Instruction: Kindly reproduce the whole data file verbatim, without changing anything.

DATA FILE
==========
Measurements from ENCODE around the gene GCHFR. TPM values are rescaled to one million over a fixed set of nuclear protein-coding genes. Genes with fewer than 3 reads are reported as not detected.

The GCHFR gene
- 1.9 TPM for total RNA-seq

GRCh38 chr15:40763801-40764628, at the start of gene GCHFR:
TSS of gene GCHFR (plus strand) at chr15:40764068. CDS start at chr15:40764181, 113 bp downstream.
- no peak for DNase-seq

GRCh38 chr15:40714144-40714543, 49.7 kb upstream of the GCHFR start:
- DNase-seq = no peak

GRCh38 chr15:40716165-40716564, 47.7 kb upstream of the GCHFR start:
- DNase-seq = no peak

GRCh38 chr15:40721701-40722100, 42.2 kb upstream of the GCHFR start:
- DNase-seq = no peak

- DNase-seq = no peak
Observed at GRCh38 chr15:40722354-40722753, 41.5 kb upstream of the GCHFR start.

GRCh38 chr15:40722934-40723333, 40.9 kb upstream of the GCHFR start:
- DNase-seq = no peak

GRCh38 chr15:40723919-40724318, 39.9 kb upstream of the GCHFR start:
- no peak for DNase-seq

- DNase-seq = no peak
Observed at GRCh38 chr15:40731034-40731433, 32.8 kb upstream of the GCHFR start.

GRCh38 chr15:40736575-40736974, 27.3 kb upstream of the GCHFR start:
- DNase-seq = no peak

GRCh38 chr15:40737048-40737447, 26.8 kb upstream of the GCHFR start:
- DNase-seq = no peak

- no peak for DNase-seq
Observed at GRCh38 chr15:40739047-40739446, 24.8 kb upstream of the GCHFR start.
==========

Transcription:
Measurements from ENCODE around the gene GCHFR. TPM values are rescaled to one million over a fixed set of nuclear protein-coding genes. Genes with fewer than 3 reads are reported as not detected.

The GCHFR gene
- 1.9 TPM for total RNA-seq

GRCh38 chr15:40763801-40764628, at the start of gene GCHFR:
TSS of gene GCHFR (plus strand) at chr15:40764068. CDS start at chr15:40764181, 113 bp downstream.
- no peak for DNase-seq

GRCh38 chr15:40714144-40714543, 49.7 kb upstream of the GCHFR start:
- DNase-seq = no peak

GRCh38 chr15:40716165-40716564, 47.7 kb upstream of the GCHFR start:
- DNase-seq = no peak

GRCh38 chr15:40721701-40722100, 42.2 kb upstream of the GCHFR start:
- DNase-seq = no peak

- DNase-seq = no peak
Observed at GRCh38 chr15:40722354-40722753, 41.5 kb upstream of the GCHFR start.

GRCh38 chr15:40722934-40723333, 40.9 kb upstream of the GCHFR start:
- DNase-seq = no peak

GRCh38 chr15:40723919-40724318, 39.9 kb upstream of the GCHFR start:
- no peak for DNase-seq

- DNase-seq = no peak
Observed at GRCh38 chr15:40731034-40731433, 32.8 kb upstream of the GCHFR start.

GRCh38 chr15:40736575-40736974, 27.3 kb upstream of the GCHFR start:
- DNase-seq = no peak

GRCh38 chr15:40737048-40737447, 26.8 kb upstream of the GCHFR start:
- DNase-seq = no peak

- no peak for DNase-seq
Observed at GRCh38 chr15:40739047-40739446, 24.8 kb upstream of the GCHFR start.